Dissolved organic matter (DOM) in soils plays an important role in the biogeochemistry of carbon, nitrogen, and phosphorus, in pedogenesis, and in the transport of pollutants in soils. The aim of this review is to summarize the recent literature about controls on DOM concentrations and fluxes in soils. We focus on comparing results between laboratory and field investigations and on the differences between the dynamics of dissolved organic carbon (DOC), nitrogen (DON), and phosphorus (DOP).
Both laboratory and field studies show that litter and humus are the most important DOM sources in soils. However, it is impossible to quantify the individual contributions of each of these sources to DOM release. In addition, it is not clear how changes in the pool sizes of litter or humus may affect DOM release. High microbial activity, high fungal abundance, and any conditions that enhance mineralization all promote high DOM concentrations. However, under field conditions, hydrologic variability in soil horizons with high carbon contents may be more important than biotic controls. In subsoil horizons with low carbon contents, DOM may be adsorbed strongly to mineral surfaces, resulting in low DOM concentrations in the soil solution. There are strong indications that microbial degradation of DOM also controls the fate of DOM in the soil.
Laboratory experiments on controls of DOM dynamics have often contradicted field observations, primarily because hydrology has not been taken into account. For example, laboratory findings on the effects of plant species (conifer vs. deciduous) on DOM release from forest floors and on the effects of substrate quality (e.g.: C/N ratio) or pH on DOC concentrations were often not confirmed in field studies. The high adsorption capacity of soil clay minerals and oxides for DOM shown in laboratory studies may not control the transport of DOM in soils in the field if macropore fluxes dominate under field conditions. Laboratory findings about the biodegradability of DOM also await verification under field conditions.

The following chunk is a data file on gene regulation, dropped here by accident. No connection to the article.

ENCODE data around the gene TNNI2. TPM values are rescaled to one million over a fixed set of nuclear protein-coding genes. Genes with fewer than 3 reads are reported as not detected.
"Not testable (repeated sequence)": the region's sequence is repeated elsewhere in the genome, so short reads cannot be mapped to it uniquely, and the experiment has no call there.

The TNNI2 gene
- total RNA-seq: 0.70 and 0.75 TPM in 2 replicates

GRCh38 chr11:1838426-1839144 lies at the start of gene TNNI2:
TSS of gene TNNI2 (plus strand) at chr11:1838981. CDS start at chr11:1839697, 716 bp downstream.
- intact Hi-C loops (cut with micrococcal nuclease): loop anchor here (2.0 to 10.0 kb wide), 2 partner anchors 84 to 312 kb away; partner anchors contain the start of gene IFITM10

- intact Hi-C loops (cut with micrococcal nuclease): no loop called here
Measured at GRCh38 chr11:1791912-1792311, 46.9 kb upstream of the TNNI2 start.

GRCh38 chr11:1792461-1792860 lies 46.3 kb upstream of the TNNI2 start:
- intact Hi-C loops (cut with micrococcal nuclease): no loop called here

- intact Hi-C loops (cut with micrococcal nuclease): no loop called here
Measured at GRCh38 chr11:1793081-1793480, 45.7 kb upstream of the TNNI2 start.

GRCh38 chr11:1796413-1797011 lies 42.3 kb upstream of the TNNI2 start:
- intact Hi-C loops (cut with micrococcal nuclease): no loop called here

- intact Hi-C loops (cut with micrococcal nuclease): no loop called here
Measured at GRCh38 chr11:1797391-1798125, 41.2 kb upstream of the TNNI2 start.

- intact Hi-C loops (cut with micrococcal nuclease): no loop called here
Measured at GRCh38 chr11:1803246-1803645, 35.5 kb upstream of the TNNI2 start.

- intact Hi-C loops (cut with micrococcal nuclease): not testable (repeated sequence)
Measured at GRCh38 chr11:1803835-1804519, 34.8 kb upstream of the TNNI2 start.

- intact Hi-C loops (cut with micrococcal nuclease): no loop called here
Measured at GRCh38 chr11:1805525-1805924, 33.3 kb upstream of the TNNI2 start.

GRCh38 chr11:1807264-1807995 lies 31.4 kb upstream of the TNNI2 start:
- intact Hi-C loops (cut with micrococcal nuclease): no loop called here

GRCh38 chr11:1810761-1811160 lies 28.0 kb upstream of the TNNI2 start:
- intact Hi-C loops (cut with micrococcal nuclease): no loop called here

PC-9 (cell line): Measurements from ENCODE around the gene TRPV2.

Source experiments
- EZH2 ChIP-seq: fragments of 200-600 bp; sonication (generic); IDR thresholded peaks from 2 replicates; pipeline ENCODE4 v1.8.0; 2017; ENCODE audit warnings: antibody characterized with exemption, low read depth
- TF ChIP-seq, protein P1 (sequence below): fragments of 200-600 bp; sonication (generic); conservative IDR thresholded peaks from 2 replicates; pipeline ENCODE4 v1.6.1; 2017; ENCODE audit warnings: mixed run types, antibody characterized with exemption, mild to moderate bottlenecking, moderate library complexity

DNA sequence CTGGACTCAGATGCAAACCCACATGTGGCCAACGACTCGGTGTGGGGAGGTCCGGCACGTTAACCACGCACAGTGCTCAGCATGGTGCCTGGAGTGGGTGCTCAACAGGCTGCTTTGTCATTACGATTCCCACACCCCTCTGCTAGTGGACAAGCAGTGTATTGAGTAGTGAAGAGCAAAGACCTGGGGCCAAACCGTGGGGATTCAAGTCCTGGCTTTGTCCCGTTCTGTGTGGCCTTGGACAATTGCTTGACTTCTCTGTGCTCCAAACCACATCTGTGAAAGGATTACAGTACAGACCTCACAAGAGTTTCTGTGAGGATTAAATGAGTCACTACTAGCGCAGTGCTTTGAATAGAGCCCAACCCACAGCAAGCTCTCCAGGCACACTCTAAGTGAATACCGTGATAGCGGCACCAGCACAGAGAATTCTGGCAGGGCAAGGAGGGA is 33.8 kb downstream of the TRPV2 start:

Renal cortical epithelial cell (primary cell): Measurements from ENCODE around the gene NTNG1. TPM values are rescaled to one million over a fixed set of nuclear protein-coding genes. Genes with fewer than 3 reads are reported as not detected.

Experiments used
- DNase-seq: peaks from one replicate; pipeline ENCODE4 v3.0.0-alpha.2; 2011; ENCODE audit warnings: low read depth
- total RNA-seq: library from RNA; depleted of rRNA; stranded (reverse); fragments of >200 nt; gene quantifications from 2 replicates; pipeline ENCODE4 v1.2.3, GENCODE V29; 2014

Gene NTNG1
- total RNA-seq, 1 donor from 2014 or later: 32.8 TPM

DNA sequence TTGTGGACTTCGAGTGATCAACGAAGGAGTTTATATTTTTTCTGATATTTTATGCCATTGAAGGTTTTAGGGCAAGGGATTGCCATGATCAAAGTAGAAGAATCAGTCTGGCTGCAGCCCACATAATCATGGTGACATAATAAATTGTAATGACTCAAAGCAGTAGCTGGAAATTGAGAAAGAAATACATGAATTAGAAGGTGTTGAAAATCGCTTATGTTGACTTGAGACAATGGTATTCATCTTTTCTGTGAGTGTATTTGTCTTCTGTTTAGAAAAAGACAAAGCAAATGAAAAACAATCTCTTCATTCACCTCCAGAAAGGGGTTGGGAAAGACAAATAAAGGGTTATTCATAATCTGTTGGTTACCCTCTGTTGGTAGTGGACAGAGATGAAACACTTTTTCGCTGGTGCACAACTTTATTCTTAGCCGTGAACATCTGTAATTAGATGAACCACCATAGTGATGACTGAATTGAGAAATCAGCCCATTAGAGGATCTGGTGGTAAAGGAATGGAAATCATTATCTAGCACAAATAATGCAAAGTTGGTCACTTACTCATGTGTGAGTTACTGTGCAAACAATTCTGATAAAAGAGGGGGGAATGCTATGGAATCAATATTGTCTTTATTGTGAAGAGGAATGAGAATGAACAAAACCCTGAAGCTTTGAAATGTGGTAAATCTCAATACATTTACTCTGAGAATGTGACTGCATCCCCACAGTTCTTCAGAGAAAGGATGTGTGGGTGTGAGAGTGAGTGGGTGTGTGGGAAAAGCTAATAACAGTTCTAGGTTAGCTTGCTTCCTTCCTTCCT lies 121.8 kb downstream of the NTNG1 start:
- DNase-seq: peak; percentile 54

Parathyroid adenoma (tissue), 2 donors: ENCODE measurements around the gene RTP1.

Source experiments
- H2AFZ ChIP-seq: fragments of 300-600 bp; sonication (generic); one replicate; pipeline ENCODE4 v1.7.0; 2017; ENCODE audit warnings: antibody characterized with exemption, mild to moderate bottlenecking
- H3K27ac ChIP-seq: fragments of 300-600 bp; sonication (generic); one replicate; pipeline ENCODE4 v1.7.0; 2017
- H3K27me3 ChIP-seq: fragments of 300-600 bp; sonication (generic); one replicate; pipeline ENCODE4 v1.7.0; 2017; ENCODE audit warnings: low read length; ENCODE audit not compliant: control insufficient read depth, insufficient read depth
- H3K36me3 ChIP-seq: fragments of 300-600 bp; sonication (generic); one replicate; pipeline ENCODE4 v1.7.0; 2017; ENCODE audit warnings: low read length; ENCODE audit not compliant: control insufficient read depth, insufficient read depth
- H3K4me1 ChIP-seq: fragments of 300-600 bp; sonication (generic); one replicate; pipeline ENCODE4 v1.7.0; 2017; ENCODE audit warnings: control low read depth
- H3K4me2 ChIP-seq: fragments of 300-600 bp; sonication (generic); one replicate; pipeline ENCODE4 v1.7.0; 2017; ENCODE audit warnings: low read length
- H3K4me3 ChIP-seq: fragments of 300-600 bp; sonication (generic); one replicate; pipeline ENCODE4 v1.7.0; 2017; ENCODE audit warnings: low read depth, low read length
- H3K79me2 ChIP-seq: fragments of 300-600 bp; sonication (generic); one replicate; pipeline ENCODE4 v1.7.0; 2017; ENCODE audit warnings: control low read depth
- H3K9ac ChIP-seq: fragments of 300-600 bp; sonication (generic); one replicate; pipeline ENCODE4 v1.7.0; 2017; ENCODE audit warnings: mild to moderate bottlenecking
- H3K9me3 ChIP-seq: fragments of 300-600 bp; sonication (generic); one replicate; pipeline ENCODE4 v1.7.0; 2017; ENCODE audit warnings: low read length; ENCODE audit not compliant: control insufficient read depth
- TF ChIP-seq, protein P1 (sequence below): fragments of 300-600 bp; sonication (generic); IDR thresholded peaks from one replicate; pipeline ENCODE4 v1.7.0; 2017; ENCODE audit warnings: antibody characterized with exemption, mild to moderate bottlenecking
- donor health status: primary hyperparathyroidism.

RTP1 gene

Studies that include DON and DOP dynamics in addition to DOC are few. The rate of release and the fate of DOC, DON, and DOP in soils may differ to a far greater extent than previously assumed. Controls established for DOC might thus be not valid for DON and DOP.
Despite intensive research in the last decade, our knowledge of the formation and fate of DOM in soils and its response to changing environmental conditions is still fragmented and often inconsistent. Predictions at the field scale are still very uncertain, and most of the information available today is the result of studies on temperate soils and forest ecosystems. Thus, future research on controls of DOM dynamics should be extended to soils under different land uses and in other climate zones. Emphasis should also be given to: (i) the effects of soil organic matter properties on the release of DOM (ii) environmental factors controlling DOM quantity and quality (iii) the assessment of biological versus physico-chemical controls on the release and retention of DOM in soils, and (iv) the differences between DOC, DON, and DOP. Finally, if our goal is to predict DOM concentrations and fluxes in soils, future research on the controls of DOM dynamics should have a strong focus on field studies.